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RFID Gives Surgeons Second Set of Eyes

Posted by Ken Lynch on Tue, Nov 23, 2010 @ 11:20 AM
  
  
  
  
  

Helps Locate Breast Tumors During Surgery with Precision, Without Risk of Infection

SensoRXOne of the first blog posts in this campaign described how RFID can be used to create a more pleasant environment for cancer patients by having their favorite things, such as music and picturesque scenes, surround them as they enter the clinic. In fact, it’s the most popular post yet.  

RFID is again improving the healthcare experience of cancer patients, but in a very different way. SenoRx, has submitted a patent for an RFID-based system that will give radiologists a more precise way for marking a tumor's location for the surgeon. In this proposed process, the RFID tag, which is about the size of a grain of rice, would be inserted into the tumor. This new way of locating a tumor could potentially reduce the risk of infection and help surgeons locate lesions faster and more accurately. 

The way it happens now is that a patient goes through a one-day long appointment where the radiologist inserts a wire into the lesion, with one end protruding from the breast to mark its location. The surgeon can then follow the length of wire to pinpoint the specific location of the tumor. This procedure usually requires a patient to schedule both radiological and surgical procedures on the same day the wire is inserted to prevent infection that could be introduced by the wire and leave little time for the wire to be dislodged.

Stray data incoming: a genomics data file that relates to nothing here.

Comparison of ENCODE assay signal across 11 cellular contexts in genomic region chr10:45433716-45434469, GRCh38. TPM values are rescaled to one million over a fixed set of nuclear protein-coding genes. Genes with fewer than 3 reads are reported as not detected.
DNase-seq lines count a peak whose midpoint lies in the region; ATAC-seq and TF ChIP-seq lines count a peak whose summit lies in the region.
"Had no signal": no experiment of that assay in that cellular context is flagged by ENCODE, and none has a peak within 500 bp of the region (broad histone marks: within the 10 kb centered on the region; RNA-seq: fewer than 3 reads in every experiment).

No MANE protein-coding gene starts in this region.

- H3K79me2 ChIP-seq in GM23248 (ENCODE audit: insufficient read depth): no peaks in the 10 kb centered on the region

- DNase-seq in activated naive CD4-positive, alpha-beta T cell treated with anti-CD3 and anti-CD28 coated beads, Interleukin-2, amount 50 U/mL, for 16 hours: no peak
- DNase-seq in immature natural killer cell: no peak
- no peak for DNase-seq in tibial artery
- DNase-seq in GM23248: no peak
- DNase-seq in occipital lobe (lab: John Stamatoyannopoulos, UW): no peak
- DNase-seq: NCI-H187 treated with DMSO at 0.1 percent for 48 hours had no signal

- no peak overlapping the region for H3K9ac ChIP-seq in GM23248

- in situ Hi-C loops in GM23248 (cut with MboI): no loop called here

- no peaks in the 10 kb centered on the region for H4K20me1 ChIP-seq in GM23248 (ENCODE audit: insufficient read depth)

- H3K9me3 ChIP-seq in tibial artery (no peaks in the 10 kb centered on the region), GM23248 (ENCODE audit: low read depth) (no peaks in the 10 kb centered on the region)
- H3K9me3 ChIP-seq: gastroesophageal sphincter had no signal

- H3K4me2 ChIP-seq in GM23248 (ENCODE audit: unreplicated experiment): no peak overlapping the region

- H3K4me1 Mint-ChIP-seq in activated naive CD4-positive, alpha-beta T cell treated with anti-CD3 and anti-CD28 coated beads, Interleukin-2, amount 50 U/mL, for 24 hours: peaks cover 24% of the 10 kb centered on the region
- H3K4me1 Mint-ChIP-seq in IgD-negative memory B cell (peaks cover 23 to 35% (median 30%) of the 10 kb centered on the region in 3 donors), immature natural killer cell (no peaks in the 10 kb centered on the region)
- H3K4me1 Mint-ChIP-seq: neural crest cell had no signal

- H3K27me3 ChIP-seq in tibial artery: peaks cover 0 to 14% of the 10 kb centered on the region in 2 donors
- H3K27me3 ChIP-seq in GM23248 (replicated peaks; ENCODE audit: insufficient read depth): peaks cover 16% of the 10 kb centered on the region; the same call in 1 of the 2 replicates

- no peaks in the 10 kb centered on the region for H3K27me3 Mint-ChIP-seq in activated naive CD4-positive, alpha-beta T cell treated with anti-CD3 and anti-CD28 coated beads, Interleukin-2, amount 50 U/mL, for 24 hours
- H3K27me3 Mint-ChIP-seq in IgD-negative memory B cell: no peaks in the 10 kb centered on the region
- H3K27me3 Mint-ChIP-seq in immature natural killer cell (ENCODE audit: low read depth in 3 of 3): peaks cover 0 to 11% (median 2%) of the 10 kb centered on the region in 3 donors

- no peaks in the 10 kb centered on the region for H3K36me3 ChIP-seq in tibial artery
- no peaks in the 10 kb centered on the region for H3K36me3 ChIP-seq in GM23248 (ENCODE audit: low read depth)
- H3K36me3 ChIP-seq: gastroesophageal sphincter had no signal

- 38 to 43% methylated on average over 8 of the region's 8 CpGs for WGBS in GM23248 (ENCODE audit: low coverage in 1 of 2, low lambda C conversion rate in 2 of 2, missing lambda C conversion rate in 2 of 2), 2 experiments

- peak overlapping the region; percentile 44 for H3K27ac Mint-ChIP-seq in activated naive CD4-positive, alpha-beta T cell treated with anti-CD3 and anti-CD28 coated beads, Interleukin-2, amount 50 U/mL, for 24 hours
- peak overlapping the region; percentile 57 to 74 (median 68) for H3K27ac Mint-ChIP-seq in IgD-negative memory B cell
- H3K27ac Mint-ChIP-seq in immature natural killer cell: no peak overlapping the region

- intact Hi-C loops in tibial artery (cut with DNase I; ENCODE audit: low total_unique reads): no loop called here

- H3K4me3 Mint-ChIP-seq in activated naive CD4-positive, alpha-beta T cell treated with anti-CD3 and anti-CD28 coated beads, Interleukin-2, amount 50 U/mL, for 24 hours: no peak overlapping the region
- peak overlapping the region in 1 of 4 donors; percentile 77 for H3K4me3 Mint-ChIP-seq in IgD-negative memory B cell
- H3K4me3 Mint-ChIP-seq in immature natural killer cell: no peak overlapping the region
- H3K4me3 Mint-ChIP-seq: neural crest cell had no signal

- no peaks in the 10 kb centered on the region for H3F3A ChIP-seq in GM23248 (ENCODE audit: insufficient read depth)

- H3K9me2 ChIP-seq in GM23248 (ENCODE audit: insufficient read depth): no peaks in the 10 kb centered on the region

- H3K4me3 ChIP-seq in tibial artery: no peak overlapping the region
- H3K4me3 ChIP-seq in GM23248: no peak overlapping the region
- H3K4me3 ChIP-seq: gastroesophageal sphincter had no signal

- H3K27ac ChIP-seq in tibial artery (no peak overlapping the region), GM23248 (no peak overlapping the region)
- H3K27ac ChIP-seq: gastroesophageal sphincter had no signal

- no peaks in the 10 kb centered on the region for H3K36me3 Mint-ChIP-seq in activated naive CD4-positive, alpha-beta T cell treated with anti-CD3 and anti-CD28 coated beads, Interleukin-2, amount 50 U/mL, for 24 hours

However, with RFID, the tag would not move. And because it can be inserted up to seven days prior to surgery, the patient may be able to have it done in conjunction with a regular radiology appointment. For example, while the radiologist examines a patient, he would use a needle injector to insert the RFID tag in the center of the tumor. The surgeon then uses a reader with a probe to detect the tag. A screen on the reader presents the tag's unique ID number, and a sound signal is used to indicate when the reader senses the tag, which gets louder as it gets closer. 

According to a SenoRx Form-10, the device has not yet been approved by the FDA. With the number of uses of RFID in healthcare growing, it is no surprise that the aforementioned post Enhancing the Patient Experience with RFID is one of the most popular posts on our blog.  We’d love your thoughts on today’s post too!

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